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On another thread it became evident that two of us play Wheatstones made in 1851. This led me to wonder how many concertinas from the 1850's are still being played. I have two (a treble 2667 and a baritone 2037). How many others are there out there still being played?

 

 

Well, there's my 1854 Wheatstone baritone, serial no. not to hand, as it is currently on the receiving end of some TLC from a certain Mr Dipper.

 

Chris

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Well, there's my 1854 Wheatstone baritone, serial no. not to hand, as it is currently on the receiving end of some TLC from a certain Mr Dipper.

No.5199. :)

 

What a wizz your are with numbers Peter. Thank you. I must have it's serial number written down somewhere but can't place my hand on it at present. People will be asking, "How did he know that?" But we'll keep it a secret for now, eh, Peter?

 

Chris

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Well, there's my 1854 Wheatstone baritone, serial no. not to hand, as it is currently on the receiving end of some TLC from a certain Mr Dipper.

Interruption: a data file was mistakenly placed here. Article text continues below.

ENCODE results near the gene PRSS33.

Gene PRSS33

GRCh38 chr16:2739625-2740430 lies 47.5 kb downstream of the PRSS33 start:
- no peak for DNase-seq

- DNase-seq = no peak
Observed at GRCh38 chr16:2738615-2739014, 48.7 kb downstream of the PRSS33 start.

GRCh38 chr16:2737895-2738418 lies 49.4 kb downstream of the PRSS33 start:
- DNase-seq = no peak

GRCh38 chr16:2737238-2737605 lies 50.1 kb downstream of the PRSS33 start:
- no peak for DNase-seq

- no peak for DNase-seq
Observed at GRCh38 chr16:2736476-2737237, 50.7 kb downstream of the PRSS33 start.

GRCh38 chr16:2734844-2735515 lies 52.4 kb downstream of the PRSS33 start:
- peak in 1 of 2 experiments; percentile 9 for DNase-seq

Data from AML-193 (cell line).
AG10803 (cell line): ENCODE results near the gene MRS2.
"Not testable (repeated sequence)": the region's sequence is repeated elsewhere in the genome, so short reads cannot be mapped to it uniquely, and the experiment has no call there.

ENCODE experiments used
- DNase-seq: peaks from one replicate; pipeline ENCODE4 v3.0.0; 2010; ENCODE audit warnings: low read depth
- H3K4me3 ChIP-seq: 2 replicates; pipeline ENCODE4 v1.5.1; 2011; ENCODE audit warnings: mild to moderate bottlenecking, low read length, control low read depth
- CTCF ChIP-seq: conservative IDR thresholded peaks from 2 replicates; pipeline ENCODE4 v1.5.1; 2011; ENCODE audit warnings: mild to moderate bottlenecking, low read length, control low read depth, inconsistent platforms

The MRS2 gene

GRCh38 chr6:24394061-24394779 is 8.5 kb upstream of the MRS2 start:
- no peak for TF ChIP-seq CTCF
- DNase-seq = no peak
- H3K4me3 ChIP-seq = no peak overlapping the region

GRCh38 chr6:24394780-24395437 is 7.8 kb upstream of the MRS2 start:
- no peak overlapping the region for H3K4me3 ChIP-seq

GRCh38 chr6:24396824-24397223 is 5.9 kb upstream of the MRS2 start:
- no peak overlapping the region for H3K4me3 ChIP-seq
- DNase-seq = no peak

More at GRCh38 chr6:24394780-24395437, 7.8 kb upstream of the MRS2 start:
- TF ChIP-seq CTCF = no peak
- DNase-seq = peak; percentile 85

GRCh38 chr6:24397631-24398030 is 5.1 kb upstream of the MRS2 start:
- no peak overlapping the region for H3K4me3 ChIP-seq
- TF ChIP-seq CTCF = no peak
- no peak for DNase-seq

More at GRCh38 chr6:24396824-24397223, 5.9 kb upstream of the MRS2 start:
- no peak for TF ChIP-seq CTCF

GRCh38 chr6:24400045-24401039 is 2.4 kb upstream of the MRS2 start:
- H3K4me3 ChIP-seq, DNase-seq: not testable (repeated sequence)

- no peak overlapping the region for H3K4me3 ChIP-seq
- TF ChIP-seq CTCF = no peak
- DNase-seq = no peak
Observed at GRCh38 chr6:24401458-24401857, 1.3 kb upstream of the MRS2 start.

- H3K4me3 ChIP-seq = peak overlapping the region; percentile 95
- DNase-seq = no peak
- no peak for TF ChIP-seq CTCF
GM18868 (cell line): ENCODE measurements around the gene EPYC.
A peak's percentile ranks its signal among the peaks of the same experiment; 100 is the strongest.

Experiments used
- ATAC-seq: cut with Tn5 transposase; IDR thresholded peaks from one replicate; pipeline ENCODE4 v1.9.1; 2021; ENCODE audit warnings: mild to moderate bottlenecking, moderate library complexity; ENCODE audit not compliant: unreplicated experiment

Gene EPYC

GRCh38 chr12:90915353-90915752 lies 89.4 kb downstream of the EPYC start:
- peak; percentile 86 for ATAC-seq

No.5199. :)

 

What a wizz your are with numbers Peter. Thank you. I must have it's serial number written down somewhere but can't place my hand on it at present. People will be asking, "How did he know that?" But we'll keep it a secret for now, eh, Peter?

 

Chris

 

I recently got a Wheatstone Baritone from 1851 restored, and I'm beginning to play it. My Wheatstone Treble is only from about 1898 or so.

I wonder if there are any PRE-1850s instrument/Wheatstones out there that are in use, personally..

 

Pictures, if anyone would like to see!

 

---

 

Patrick